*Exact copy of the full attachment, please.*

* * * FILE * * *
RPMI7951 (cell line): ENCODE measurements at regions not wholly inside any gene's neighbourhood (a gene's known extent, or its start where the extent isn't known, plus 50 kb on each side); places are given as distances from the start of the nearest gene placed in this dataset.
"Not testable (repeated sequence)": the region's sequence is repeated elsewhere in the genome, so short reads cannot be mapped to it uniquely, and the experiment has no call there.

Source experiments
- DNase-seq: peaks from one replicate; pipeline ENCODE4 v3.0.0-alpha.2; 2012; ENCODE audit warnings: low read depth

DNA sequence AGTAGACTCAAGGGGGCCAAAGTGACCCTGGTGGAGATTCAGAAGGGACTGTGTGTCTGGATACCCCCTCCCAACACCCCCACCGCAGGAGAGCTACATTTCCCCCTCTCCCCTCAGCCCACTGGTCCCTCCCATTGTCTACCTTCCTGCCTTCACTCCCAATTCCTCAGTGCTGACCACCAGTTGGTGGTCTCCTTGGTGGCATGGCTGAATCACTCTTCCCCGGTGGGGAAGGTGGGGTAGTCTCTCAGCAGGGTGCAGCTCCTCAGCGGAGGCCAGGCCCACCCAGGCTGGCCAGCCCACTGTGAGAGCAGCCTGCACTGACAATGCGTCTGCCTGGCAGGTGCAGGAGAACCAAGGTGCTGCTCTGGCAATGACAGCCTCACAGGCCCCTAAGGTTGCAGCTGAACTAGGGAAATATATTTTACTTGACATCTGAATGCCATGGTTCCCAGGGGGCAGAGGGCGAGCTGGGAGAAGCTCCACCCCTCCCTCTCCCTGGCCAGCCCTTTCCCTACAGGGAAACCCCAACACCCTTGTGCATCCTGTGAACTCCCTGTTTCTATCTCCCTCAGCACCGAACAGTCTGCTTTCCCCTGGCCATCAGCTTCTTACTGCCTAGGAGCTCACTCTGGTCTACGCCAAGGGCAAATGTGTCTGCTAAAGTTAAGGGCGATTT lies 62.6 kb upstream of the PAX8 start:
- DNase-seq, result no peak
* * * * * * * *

RPMI7951 (cell line): ENCODE measurements at regions not wholly inside any gene's neighbourhood (a gene's known extent, or its start where the extent isn't known, plus 50 kb on each side); places are given as distances from the start of the nearest gene placed in this dataset.
"Not testable (repeated sequence)": the region's sequence is repeated elsewhere in the genome, so short reads cannot be mapped to it uniquely, and the experiment has no call there.

Source experiments
- DNase-seq: peaks from one replicate; pipeline ENCODE4 v3.0.0-alpha.2; 2012; ENCODE audit warnings: low read depth

DNA sequence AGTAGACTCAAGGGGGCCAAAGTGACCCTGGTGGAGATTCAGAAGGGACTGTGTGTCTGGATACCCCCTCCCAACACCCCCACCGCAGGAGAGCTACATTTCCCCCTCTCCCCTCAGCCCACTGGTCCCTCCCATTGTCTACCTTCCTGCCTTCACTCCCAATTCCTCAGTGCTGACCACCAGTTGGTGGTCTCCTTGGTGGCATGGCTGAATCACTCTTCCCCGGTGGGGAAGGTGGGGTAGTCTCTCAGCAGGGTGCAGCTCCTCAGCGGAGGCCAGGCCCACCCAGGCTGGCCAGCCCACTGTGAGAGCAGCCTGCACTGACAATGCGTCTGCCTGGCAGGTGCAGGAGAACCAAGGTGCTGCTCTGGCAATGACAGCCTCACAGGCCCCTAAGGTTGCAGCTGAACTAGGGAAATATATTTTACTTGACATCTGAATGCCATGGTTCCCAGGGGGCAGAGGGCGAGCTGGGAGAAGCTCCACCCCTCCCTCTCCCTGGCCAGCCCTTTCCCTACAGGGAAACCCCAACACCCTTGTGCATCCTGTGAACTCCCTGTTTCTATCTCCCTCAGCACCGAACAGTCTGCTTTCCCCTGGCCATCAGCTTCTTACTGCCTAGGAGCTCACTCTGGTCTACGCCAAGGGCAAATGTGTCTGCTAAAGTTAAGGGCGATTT lies 62.6 kb upstream of the PAX8 start:
- DNase-seq, result no peak